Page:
Ikonokast is the podcast run by Greg Laden and Mike Haubrich.
Ikonokast is available as a podcast through iTunes or any other Podcast App or podcatcher site. Search for “Ikonokast” or simply add the url for Podcast One into the search function. You will get notifications as each new episode is uploaded.
Greg Laden is an American biological anthropologist and science writer.
Laden obtained his Masters and PhD at Harvard, his research focusing on Hunter-Gatherer Studies and African Archaeology . Prior to that, Laden worked in North American Historic and Prehistoric Archaeology, mainly in New York and New England. He has taught at Harvard University, the University of Minnesota, Boston University, and Century College. In 1999, when he was on the faculty of the University of Minnesota, he co-authored a study in Current Anthropology that explored t he origin of the controlled use of fire and cooking. He is also author of the idea that the human and chimpanzee lineage split over differences in fallback foods, chimps preferring leaves and pith, with human ancestors taking a liking to roots and other plant underground storage organs.
Laden writes for a wide range of outlets but mainly at “Greg Laden’s Blog”, on ScienceBlogs, where he focuses on climate change, human evolution, creationism, science education, and OpenSource technologies.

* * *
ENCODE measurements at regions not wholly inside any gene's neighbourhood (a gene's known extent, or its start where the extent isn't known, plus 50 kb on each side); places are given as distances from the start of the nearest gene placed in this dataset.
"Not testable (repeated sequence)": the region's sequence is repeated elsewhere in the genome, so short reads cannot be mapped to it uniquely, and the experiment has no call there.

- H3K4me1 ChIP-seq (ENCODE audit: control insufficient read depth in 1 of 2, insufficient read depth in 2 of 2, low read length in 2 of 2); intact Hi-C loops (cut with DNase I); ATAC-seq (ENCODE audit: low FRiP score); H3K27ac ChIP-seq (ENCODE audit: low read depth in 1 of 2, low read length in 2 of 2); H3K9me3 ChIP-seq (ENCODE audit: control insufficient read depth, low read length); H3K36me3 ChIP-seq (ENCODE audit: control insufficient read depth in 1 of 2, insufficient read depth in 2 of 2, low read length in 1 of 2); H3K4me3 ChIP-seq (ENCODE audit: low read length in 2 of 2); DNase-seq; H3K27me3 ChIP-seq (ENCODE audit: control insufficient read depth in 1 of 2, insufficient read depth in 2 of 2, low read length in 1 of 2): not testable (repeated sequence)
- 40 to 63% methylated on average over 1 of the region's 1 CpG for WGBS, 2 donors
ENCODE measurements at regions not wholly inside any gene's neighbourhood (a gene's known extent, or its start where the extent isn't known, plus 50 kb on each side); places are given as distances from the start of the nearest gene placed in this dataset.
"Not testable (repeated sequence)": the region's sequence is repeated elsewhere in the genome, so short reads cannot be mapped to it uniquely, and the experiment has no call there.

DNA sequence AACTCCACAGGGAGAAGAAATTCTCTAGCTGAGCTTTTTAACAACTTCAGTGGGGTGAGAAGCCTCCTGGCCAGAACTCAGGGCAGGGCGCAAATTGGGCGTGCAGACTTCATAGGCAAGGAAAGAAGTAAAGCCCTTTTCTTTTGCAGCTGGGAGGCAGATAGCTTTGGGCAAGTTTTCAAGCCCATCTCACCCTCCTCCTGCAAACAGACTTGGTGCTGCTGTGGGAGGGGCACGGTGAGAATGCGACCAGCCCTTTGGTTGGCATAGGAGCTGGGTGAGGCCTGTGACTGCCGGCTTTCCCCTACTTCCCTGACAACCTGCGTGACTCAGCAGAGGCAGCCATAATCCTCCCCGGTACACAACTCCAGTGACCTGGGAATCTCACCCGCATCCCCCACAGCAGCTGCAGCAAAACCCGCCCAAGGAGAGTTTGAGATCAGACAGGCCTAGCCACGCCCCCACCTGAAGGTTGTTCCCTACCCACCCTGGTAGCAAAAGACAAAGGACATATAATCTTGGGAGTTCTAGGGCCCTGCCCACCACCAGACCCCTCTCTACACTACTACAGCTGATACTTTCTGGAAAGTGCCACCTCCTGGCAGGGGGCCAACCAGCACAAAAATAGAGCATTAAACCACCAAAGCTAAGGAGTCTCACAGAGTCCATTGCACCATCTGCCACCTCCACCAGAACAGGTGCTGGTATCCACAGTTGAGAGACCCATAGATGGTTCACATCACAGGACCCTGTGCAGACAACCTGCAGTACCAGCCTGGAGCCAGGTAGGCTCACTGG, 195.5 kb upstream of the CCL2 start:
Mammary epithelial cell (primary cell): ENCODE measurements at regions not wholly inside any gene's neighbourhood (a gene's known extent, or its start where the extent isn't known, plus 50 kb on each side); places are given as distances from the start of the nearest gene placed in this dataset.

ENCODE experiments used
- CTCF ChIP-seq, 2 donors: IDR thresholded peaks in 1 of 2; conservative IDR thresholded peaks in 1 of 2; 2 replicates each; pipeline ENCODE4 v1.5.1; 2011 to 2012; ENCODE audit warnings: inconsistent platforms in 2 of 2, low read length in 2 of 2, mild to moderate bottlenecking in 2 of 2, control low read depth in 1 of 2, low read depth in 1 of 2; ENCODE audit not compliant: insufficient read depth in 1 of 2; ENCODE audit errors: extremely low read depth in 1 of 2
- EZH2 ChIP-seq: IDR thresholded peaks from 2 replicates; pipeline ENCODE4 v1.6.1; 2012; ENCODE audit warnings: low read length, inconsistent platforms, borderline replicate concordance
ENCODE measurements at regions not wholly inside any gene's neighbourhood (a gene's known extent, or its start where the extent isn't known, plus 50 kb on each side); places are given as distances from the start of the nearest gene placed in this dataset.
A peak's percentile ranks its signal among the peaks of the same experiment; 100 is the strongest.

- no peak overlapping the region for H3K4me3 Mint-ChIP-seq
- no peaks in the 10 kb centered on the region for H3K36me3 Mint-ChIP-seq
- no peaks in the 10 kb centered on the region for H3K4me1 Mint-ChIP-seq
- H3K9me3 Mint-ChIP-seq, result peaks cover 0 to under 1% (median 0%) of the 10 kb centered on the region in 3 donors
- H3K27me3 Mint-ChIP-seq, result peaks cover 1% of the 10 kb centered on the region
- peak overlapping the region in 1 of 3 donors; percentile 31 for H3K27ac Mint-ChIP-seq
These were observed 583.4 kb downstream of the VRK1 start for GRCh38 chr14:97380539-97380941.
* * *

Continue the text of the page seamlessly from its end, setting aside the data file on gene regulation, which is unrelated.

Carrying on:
Michael Ronald “Mike” Haubrich was a host and producer of the radio show Atheists Talk. He has no credentials in science, as such, but has participated in research activities such as seti@home and the one about proteome folding.
As producer of the radio show, he wanted to provide a variety of topics in addition to atheistic notions of religion and when he needed an interviewer for a science topic he collaborated with Greg.
In this wide-ranging episode, we explored ideas in agriculture on how to make it both more productive and ecologically friendly. Our guest is Laurent Penet, PhD, a researcher with the French National Institute for Agriculture, Food and Environment. While we strayed from the initial question, we did cover a lot of ground on maintaining our ability to continue to produce food in the tropics and the temperate zones, how to encourage biodiversity by not killing all the weeds, why we need pollinators, and reiterated that farmers are great resources because they know the land they are working.
Ethan Siegel is a primo science communicator, with a blog at Starts With a Bang, a podcast of his own of the same name, and articles that he has published in a diverse array of magazines.
Especially since Covid-19, everyone you argue with either in person or on the internet about masks or vaccines, or climate change, or evolution, or whether the earth is flat or round*, or whatever people fight about, there’s going to be a demand to produce the science to support your argument.